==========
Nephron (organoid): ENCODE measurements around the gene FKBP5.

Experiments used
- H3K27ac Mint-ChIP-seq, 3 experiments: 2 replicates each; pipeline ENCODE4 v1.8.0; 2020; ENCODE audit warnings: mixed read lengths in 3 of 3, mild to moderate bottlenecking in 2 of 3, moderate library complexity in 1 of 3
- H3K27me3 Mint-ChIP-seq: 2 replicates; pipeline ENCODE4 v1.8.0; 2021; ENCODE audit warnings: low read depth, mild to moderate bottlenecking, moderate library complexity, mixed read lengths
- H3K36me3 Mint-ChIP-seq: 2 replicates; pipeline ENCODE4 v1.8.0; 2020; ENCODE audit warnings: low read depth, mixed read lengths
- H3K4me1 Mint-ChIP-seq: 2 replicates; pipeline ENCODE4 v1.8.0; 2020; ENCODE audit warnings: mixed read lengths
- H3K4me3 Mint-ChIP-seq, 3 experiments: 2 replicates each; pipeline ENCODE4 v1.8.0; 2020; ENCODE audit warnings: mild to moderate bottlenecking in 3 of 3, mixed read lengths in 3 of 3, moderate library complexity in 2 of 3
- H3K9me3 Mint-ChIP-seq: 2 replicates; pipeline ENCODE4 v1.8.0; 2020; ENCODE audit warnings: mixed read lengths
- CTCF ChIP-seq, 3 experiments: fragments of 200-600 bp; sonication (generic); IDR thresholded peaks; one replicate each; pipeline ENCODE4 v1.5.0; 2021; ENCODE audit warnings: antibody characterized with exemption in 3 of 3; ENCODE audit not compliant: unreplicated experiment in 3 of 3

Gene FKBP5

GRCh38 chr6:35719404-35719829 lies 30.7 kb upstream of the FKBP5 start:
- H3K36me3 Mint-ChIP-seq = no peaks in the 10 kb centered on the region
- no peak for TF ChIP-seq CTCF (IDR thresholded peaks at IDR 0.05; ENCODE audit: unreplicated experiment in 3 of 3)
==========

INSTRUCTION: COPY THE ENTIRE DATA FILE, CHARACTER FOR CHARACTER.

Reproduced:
Nephron (organoid): ENCODE measurements around the gene FKBP5.

Experiments used
- H3K27ac Mint-ChIP-seq, 3 experiments: 2 replicates each; pipeline ENCODE4 v1.8.0; 2020; ENCODE audit warnings: mixed read lengths in 3 of 3, mild to moderate bottlenecking in 2 of 3, moderate library complexity in 1 of 3
- H3K27me3 Mint-ChIP-seq: 2 replicates; pipeline ENCODE4 v1.8.0; 2021; ENCODE audit warnings: low read depth, mild to moderate bottlenecking, moderate library complexity, mixed read lengths
- H3K36me3 Mint-ChIP-seq: 2 replicates; pipeline ENCODE4 v1.8.0; 2020; ENCODE audit warnings: low read depth, mixed read lengths
- H3K4me1 Mint-ChIP-seq: 2 replicates; pipeline ENCODE4 v1.8.0; 2020; ENCODE audit warnings: mixed read lengths
- H3K4me3 Mint-ChIP-seq, 3 experiments: 2 replicates each; pipeline ENCODE4 v1.8.0; 2020; ENCODE audit warnings: mild to moderate bottlenecking in 3 of 3, mixed read lengths in 3 of 3, moderate library complexity in 2 of 3
- H3K9me3 Mint-ChIP-seq: 2 replicates; pipeline ENCODE4 v1.8.0; 2020; ENCODE audit warnings: mixed read lengths
- CTCF ChIP-seq, 3 experiments: fragments of 200-600 bp; sonication (generic); IDR thresholded peaks; one replicate each; pipeline ENCODE4 v1.5.0; 2021; ENCODE audit warnings: antibody characterized with exemption in 3 of 3; ENCODE audit not compliant: unreplicated experiment in 3 of 3

Gene FKBP5

GRCh38 chr6:35719404-35719829 lies 30.7 kb upstream of the FKBP5 start:
- H3K36me3 Mint-ChIP-seq = no peaks in the 10 kb centered on the region
- no peak for TF ChIP-seq CTCF (IDR thresholded peaks at IDR 0.05; ENCODE audit: unreplicated experiment in 3 of 3)